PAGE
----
“Kids walk upright and have opposable thumbs, but they’re still animals,” Perry told the crowd of about 60 adults who attended his class. Humans still need healthy physical activity, bumps and scrapes and even schoolyard scraps to develop their brains, social skills and muscles correctly.
He urged teachers to videotape themselves teaching, noting that it’s essential for educators to have control over “nonverbal” forms of communication, like facial expressions. The slightest glimmer of frustration or anger on a teacher’s or parent’s face can go a long way — it only takes people 33 milliseconds to process facial expressions.
Like the expectation that everyone should be able to read, modern medical practices that make birth a relatively safe process have only been around for a blip of human history. The rest of that time, being born was very dangerous, with plenty of complications that cut off oxygen to the brain occurring routinely.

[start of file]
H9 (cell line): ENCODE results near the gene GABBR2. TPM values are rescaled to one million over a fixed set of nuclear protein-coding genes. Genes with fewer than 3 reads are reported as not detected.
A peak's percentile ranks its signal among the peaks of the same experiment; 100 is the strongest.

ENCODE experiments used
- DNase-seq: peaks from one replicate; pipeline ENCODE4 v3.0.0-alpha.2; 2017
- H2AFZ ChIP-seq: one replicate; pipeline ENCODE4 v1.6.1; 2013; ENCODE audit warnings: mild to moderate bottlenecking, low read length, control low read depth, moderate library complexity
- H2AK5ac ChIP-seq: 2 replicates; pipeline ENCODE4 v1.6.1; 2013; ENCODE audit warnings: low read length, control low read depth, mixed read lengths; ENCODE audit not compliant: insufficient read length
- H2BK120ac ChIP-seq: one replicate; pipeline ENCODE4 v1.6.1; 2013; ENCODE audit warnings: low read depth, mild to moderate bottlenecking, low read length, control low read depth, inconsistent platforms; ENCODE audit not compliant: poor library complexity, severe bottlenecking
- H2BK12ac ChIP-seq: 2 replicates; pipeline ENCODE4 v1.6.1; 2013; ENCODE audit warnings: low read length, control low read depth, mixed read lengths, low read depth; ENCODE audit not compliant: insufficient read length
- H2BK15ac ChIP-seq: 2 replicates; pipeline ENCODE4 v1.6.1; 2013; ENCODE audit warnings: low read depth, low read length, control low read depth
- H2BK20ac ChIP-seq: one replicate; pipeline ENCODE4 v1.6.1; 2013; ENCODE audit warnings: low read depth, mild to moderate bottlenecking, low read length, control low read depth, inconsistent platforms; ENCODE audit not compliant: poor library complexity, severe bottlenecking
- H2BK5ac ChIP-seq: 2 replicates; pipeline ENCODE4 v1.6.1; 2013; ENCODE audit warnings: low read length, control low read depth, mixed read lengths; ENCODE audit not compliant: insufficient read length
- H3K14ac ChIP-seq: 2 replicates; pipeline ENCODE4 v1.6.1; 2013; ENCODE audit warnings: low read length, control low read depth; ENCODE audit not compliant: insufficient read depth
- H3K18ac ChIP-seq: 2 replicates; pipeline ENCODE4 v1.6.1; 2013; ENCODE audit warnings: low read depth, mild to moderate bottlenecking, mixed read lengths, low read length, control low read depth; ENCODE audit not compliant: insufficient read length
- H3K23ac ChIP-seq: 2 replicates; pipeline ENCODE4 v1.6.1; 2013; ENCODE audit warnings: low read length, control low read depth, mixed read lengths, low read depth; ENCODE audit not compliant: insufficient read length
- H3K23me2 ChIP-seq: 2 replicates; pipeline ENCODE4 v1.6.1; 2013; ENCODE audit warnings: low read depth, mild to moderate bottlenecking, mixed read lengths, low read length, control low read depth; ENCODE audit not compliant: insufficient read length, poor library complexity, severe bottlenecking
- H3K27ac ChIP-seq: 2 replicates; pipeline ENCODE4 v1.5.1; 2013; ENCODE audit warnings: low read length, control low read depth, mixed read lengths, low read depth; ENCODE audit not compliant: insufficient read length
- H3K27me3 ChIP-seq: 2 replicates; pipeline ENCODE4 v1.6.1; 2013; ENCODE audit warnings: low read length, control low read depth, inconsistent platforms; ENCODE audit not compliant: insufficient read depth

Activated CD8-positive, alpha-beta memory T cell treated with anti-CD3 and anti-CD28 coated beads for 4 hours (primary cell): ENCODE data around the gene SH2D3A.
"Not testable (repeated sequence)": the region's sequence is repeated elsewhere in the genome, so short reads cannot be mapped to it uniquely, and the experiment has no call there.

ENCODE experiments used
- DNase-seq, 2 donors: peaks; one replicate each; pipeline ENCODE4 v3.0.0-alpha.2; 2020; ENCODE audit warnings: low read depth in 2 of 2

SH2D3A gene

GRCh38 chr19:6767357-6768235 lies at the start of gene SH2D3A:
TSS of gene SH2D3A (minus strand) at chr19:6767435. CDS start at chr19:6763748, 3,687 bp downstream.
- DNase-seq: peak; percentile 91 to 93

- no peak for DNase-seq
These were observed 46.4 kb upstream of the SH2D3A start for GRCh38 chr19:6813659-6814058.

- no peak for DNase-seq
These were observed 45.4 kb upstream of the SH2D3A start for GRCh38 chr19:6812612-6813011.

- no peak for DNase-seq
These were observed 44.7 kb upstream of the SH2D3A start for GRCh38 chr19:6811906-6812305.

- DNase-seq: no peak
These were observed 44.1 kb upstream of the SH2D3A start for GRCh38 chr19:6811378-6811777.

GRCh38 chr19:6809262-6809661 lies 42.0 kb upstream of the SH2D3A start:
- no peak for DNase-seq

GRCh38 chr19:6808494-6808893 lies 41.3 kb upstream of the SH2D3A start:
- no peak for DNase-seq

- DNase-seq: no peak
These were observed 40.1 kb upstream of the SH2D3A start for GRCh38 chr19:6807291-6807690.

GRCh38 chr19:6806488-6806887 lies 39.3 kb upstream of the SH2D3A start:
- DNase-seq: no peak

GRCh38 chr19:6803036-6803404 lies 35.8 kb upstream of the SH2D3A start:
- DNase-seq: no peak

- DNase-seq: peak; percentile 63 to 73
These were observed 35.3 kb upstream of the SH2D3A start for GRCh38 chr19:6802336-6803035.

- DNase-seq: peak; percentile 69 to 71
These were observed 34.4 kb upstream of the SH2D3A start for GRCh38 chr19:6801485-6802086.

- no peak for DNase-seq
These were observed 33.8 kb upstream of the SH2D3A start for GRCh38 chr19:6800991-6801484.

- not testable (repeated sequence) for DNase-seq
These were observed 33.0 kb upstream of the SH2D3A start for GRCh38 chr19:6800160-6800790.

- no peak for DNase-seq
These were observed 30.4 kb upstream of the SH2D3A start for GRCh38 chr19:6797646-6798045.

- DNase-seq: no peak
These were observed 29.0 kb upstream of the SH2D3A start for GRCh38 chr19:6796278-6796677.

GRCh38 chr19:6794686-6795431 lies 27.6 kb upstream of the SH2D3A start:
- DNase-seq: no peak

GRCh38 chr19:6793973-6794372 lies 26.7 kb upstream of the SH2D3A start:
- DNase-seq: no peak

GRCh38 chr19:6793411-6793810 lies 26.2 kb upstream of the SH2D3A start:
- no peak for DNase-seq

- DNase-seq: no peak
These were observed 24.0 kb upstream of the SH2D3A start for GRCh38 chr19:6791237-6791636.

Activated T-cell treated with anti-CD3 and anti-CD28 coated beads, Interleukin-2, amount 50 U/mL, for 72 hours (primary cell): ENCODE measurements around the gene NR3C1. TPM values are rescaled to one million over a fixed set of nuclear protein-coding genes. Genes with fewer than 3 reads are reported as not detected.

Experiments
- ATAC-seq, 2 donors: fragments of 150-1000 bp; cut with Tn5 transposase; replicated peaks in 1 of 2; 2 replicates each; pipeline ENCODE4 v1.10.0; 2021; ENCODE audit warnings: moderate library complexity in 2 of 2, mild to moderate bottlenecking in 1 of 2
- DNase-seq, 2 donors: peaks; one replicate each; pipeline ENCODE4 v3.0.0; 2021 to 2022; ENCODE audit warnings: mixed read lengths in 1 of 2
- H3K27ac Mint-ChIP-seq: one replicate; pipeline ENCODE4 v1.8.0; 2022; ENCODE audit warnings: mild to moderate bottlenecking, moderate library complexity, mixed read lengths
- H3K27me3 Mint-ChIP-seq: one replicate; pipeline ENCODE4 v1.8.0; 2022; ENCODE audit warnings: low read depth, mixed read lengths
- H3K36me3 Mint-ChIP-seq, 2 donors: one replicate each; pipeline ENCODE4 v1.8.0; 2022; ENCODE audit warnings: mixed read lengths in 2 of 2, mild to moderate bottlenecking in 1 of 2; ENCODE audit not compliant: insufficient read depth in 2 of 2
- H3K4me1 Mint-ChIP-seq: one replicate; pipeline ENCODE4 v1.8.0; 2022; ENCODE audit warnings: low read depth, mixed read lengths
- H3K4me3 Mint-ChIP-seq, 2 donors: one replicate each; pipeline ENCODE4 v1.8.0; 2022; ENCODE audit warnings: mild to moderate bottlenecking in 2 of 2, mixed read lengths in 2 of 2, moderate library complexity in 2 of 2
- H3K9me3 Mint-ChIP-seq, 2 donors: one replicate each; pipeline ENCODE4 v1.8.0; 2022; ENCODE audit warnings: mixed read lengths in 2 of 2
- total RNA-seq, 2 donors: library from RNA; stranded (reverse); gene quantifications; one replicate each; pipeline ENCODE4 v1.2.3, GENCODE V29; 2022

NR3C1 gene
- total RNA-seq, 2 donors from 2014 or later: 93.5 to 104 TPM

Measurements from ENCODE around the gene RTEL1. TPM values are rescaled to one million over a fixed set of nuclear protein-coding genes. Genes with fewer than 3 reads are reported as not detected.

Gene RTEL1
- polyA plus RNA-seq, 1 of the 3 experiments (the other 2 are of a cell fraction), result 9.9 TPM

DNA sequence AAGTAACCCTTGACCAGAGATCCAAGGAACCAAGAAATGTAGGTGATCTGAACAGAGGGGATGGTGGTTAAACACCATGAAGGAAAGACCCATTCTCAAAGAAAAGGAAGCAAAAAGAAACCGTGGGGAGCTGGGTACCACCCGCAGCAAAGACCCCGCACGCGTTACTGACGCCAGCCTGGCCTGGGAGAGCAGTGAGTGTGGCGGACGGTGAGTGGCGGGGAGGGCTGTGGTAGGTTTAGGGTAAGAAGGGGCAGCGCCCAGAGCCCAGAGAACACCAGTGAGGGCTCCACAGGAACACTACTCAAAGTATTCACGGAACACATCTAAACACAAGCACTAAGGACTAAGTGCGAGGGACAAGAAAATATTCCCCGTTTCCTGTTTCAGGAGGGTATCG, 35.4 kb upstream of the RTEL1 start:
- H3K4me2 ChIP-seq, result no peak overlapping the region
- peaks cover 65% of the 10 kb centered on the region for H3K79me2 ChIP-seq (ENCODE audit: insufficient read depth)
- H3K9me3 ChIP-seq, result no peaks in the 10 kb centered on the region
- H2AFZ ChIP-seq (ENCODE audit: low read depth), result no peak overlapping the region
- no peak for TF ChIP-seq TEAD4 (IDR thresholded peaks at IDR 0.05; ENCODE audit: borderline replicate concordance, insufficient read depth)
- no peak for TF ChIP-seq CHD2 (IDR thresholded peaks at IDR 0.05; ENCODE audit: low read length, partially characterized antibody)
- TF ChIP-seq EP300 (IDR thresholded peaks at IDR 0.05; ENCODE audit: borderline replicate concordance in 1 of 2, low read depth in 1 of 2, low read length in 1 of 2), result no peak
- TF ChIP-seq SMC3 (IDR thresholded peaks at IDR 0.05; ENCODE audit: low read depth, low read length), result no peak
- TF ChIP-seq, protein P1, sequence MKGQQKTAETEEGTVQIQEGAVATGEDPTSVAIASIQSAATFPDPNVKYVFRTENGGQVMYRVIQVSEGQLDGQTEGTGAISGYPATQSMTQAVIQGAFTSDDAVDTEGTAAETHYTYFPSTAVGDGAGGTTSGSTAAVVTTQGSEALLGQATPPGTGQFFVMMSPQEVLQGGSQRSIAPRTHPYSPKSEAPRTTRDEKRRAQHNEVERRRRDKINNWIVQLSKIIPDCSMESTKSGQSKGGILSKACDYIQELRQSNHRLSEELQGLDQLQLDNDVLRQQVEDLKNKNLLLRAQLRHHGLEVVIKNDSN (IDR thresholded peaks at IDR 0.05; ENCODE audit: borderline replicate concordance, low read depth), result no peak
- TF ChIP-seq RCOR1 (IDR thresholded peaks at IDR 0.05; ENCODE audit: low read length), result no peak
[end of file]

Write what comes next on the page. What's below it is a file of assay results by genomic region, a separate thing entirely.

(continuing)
Presumably to protect itself from those risks, the brain began developing twice the amount of cells it would need. A newborn infant has the most brain cells it will have in its life, and the brain begins weeding those down with the first breath of real air.
Many of those brain cells are “blank,” not assigned to any essential function. And as the child grows, based on the child’s environment, the brain decides what those cells should do, Perry explained.
So if, for example, a child get struck every time he or she cries or tries to talk, the brain won’t assign cells to language. It’ll let that portion of the brain die off, and re-direct energy to the motor cortex, so the child can fight or run away from trouble.
By the time a child reaches kindergarten, that process is well underway but not irreversible, Perry said. “They have the ability to get there — you just have to show them the road.”
Instead of, for example, telling a child who hits another child and takes a toy instead of asking for it to “use your words,” a teacher should show the child the right way to behave, and model that behavior repeatedly over a period of time, to help the right neuropathways form.
Everything in a child’s life affects the way he or she learns, according to Perry. So for teachers and parents alike, understanding young people’s culture and life experiences is key. That’s because knowing a little bit about what young people have experienced, from Spongebob Squarepants and Hannah Montana to the language of text messaging, can help adults find handy ways to help kids remember concepts.